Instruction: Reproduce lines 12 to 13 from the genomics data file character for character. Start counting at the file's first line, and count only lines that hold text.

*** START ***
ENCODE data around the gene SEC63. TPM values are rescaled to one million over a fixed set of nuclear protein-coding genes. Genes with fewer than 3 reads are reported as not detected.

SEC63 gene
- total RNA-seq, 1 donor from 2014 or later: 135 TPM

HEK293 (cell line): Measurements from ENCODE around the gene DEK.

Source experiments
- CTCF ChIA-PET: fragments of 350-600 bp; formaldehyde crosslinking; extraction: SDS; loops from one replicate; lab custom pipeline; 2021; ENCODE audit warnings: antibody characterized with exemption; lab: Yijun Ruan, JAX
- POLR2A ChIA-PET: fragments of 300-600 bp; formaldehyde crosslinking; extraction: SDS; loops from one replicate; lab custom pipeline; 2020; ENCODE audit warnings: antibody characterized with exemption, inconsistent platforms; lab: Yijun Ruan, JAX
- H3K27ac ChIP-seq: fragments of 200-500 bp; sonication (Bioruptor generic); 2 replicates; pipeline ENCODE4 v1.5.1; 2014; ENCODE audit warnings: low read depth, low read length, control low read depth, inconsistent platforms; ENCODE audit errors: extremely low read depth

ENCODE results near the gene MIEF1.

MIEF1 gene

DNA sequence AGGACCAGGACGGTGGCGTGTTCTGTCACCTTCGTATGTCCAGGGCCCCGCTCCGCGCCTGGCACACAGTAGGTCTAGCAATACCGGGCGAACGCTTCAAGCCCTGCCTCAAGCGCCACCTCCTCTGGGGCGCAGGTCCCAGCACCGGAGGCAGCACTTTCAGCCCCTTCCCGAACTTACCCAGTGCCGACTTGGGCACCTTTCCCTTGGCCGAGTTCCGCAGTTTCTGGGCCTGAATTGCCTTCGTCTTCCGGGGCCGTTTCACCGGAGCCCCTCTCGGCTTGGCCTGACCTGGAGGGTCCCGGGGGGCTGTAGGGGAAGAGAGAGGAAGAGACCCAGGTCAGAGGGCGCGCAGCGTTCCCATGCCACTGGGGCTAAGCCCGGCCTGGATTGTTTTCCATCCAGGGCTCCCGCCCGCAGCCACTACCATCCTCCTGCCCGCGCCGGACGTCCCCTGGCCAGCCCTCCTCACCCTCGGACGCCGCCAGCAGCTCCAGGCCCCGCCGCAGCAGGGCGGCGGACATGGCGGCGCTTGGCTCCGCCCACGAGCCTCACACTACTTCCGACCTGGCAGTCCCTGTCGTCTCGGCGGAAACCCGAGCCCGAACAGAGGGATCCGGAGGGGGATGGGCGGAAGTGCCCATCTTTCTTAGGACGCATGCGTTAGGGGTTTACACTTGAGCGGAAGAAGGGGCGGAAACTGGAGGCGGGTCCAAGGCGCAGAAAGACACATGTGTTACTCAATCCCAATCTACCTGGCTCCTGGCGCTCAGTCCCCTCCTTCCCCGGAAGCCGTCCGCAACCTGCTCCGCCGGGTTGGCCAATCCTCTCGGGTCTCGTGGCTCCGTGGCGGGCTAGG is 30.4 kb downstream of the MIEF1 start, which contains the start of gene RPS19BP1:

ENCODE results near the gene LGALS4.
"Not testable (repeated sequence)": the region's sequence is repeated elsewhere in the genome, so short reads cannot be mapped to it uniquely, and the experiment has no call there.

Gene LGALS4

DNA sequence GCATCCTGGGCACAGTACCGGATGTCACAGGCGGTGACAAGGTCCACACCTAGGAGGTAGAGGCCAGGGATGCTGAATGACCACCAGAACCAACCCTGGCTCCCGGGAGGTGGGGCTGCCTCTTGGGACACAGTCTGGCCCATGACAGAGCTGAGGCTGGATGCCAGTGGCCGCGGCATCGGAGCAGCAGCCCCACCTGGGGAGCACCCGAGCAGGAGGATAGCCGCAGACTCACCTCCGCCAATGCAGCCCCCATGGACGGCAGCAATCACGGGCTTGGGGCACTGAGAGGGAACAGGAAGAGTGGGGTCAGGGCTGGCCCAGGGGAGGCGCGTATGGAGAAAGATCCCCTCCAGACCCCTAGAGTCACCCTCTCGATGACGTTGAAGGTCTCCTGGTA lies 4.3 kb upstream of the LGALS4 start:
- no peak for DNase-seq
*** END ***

ENCODE results near the gene LGALS4.
"Not testable (repeated sequence)": the region's sequence is repeated elsewhere in the genome, so short reads cannot be mapped to it uniquely, and the experiment has no call there.